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Newsletter 251
August 14, 2012

In This Issue...
Three-Component Model
Understanding Developmental Needs
Rebuilding Morale
Leadership Isn't for Cowards
Building Trust in Your Team
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  Build a Committed Team

Losing key team members costs you time and money, and can lead you to miss your targets. So, how can you build a committed team?

Find out how to boost engagement in your team with our featured article, looking at the Three-Component Model of Commitment.

Then, learn how to understand people's developmental needs better, so that you can help them thrive.

We also look at how you can re-engage people and boost commitment when team morale has taken a hit.

Enjoy building a more committed team!

 
  James & Rachel

 
  James Manktelow and Rachel Thompson
MindTools.com - Essential skills for an excellent career!
 
 
Featured Resources at Mind Tools
The Three Component Model of Commitment
Improving Commitment and Engagement

Discover three common types of commitment, and learn how to help your team commit to your organization in a positive way.
All Readers' Skill-Builder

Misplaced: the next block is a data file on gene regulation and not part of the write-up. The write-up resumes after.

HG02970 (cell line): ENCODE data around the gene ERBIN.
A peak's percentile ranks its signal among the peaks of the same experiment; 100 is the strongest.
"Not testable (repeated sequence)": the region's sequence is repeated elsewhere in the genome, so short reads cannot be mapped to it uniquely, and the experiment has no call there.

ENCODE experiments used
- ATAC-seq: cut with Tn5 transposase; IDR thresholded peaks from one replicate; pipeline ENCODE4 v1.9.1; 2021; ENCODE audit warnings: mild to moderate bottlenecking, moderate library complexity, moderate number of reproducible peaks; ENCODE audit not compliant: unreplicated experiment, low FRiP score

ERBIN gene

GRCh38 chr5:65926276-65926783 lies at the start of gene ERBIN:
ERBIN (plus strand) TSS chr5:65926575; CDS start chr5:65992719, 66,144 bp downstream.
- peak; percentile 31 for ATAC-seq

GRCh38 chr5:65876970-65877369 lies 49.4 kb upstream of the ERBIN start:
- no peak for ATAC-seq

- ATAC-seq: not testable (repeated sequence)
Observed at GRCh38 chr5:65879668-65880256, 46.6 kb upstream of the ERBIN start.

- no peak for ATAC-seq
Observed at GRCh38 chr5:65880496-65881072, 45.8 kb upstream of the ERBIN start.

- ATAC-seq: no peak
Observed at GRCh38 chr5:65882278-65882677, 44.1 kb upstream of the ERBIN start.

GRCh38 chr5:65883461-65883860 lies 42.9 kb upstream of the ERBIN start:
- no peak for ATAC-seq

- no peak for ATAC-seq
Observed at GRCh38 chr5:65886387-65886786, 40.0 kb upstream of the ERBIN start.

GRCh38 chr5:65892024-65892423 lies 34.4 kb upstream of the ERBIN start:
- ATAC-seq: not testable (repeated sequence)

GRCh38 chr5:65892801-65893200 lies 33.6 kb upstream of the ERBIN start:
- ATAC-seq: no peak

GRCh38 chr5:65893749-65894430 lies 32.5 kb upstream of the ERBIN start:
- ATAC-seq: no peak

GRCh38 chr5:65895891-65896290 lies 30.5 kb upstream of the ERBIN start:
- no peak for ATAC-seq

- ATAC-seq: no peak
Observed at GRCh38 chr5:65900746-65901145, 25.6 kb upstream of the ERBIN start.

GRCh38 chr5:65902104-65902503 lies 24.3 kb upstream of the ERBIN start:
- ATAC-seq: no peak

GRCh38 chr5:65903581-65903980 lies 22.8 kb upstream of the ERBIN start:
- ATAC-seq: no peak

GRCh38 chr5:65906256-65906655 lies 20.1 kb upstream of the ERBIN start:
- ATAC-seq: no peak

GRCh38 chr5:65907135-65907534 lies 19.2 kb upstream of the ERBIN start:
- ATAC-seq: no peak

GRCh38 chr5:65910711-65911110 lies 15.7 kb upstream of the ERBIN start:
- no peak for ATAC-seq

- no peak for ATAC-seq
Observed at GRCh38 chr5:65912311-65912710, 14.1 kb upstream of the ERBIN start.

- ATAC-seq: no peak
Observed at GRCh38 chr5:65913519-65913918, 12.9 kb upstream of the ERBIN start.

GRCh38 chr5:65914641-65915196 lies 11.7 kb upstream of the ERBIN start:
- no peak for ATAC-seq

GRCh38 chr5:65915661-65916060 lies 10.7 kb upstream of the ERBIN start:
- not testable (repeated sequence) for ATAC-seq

The Three Component Model of Commitment
Understanding Developmental Needs
Helping Your People Reach Peak Performance

Use this process to understand your people's training and development needs. All Readers' Skill-Builder
Understanding Developmental Needs
Rebuilding Morale
Creating a Happy, Committed Workforce

Team morale can take a knock due to downsizing, restructuring, or other problems. Learn how to rebuild your team's morale, and encourage a positive outlook. All Readers' Skill-Builder
Rebuilding Morale
 
... And From the Mind Tools Club
Leadership Isn't for Cowards, With Mike Staver Speaker

In this interview, Mike Staver explains the importance of courage in leadership and tells us how it can help create more productive teams and organizations. Premium Members' Expert Interview
Leadership Isn't for Cowards
Building Trust Inside Your Team
Creating a Strong, Cohesive Group

Learn how to help your team members trust one another.
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Building Trust Inside Your Team
Remember the Milk
A Powerful Task Management Tool

Remember the Milk is a task management and To-Do List app. Find out how it can help boost your productivity.
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Editors' Choice Article
The Three Component Model of Commitment
Improving Commitment and Engagement

Have you ever thought about why people might become emotionally committed to your organization?

Some people are committed to their jobs because they love what they do, or because their goals align with those of the organization. Others might stay because they fear what they could lose if they leave. Still others might stay because they feel obligated to the company, or to their manager.
Team Commitment
Encourage positive commitment from your team.
© iStockphoto/Jasmina007
Clearly, some of these types of commitment can have a negative effect on a person's well-being, self-respect, and job satisfaction. So, how can you avoid this, but still help team members feel committed to your team, or organization, in a positive way?